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              Colorectal cancer screening: a global overview of existing programmes.

              Colorectal cancer (CRC) ranks third among the most commonly diagnosed cancers worldwide, with wide geographical variation in incidence and mortality across the world. Despite proof that screening can decrease CRC incidence and mortality, CRC screening is only offered to a small proportion of the target population worldwide. Throughout the world there are widespread differences in CRC screening implementation status and strategy. Differences can be attributed to geographical variation in CRC incidence, economic resources, healthcare structure and infrastructure to support screening such as the ability to identify the target population at risk and cancer registry availability. This review highlights issues to consider when implementing a CRC screening programme and gives a worldwide overview of CRC burden and the current status of screening programmes, with focus on international differences.

                Author and article information

                Clin Transl Gastroenterol
                Clin Transl Gastroenterol
                Clinical and Translational Gastroenterology
                Wolters Kluwer (Philadelphia, PA )
                April 2020
                09 April 2020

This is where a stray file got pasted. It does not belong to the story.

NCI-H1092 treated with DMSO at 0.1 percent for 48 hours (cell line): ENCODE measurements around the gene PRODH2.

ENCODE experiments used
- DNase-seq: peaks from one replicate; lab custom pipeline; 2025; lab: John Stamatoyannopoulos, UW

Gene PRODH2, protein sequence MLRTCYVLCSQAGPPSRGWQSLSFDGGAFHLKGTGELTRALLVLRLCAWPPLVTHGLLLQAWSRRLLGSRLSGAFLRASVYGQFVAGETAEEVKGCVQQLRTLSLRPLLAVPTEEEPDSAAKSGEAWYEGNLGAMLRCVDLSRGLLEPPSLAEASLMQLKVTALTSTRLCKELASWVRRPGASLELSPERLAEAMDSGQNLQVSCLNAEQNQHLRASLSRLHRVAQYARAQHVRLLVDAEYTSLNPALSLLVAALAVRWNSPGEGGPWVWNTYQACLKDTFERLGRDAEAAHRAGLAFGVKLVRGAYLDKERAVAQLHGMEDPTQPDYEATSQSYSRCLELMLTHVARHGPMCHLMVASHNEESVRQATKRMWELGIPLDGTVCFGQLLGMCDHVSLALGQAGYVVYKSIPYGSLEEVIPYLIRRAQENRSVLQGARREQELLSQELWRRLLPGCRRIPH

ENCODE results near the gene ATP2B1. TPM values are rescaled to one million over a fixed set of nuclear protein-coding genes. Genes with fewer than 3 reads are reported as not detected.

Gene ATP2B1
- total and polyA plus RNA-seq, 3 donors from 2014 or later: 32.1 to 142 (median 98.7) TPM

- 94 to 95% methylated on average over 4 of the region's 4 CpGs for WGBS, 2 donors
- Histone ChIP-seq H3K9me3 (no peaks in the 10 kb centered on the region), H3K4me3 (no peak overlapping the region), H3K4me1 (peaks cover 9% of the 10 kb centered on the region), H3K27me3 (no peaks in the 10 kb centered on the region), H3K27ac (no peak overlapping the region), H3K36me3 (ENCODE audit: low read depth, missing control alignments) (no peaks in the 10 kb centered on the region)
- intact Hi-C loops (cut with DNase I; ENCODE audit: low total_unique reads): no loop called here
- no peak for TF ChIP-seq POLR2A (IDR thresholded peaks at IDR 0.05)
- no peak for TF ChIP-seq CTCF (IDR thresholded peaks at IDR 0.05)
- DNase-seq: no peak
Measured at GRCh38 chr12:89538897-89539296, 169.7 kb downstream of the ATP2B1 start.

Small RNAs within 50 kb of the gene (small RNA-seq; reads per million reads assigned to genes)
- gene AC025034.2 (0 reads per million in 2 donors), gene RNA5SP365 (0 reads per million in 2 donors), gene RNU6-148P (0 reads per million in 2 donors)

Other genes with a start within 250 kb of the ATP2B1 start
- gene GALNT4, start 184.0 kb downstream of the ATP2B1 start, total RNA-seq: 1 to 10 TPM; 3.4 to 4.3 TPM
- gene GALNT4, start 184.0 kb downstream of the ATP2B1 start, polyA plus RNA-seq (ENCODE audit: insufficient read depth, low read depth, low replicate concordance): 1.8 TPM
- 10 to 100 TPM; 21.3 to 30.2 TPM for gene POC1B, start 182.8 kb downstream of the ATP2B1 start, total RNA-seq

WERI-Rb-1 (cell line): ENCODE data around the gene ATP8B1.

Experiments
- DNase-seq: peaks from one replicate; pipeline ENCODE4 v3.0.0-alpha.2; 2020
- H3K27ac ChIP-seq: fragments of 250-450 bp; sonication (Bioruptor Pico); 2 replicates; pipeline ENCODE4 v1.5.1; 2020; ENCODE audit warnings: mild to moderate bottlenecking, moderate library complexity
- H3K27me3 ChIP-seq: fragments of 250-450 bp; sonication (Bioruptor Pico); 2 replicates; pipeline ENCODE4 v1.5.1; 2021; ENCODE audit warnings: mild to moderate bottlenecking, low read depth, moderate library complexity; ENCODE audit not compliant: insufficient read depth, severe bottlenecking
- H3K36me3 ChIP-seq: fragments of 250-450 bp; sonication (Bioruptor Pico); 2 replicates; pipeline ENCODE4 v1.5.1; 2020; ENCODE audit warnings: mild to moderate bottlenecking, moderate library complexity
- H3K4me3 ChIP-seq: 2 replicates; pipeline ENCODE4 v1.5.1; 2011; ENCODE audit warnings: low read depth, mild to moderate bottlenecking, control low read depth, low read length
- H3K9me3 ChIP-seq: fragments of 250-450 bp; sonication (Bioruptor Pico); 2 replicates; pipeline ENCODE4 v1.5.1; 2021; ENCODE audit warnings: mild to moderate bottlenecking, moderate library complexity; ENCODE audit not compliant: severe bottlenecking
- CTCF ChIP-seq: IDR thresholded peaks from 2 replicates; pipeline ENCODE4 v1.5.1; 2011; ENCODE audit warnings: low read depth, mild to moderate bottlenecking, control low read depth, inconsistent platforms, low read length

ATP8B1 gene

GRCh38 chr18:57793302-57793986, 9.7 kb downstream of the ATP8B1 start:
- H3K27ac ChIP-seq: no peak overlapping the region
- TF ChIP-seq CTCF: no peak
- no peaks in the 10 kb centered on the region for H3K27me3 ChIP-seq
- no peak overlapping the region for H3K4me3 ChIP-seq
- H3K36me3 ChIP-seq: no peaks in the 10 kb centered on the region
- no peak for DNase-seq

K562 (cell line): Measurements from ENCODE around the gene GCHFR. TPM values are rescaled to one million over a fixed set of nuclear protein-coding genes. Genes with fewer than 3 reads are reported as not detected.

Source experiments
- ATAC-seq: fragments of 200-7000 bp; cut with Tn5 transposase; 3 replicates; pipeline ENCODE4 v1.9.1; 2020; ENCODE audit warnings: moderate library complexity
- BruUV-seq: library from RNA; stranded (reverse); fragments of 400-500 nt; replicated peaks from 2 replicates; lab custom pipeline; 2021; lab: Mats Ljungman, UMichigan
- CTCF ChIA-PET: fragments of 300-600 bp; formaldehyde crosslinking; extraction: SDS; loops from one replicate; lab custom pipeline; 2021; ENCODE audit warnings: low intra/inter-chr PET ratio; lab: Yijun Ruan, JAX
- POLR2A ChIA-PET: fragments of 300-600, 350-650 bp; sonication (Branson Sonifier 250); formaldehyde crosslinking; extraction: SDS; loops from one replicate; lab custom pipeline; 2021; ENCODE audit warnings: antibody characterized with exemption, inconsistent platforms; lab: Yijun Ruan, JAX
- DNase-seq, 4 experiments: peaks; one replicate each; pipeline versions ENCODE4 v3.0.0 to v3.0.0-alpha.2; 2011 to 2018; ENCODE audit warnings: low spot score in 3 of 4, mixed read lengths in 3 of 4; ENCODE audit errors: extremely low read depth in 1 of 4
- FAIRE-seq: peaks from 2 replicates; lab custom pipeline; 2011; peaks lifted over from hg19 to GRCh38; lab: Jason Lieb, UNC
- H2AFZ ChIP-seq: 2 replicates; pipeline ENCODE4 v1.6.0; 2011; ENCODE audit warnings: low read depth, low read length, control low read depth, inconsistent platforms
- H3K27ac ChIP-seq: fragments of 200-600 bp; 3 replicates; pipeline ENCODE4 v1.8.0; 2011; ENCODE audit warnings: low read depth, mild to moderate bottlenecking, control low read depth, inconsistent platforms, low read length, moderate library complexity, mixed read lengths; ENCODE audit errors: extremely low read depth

: 11
                : 4
                [1 ]Division of Clinical Epidemiology and Aging Research, German Cancer Research Center (DKFZ), Heidelberg, Germany;
                [2 ]Division of Preventive Oncology, German Cancer Research Center (DKFZ) and National Center for Tumor Diseases (NCT), Heidelberg, Germany;
                [3 ]German Cancer Consortium (DKTK), German Cancer Research Center (DKFZ), Heidelberg, Germany.
                Author notes
                Correspondence: Tobias Niedermaier, PhD, MPH. E-mail: t.niedermaier@ .
                CTG-19-0445 00006
                © 2020 The Author(s). Published by Wolters Kluwer Health, Inc. on behalf of The American College of Gastroenterology

                This is an open-access article distributed under the terms of the Creative Commons Attribution-Non Commercial-No Derivatives License 4.0 (CCBY-NC-ND), where it is permissible to download and share the work provided it is properly cited. The work cannot be changed in any way or used commercially without permission from the journal.

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                Gastroenterology & Hepatology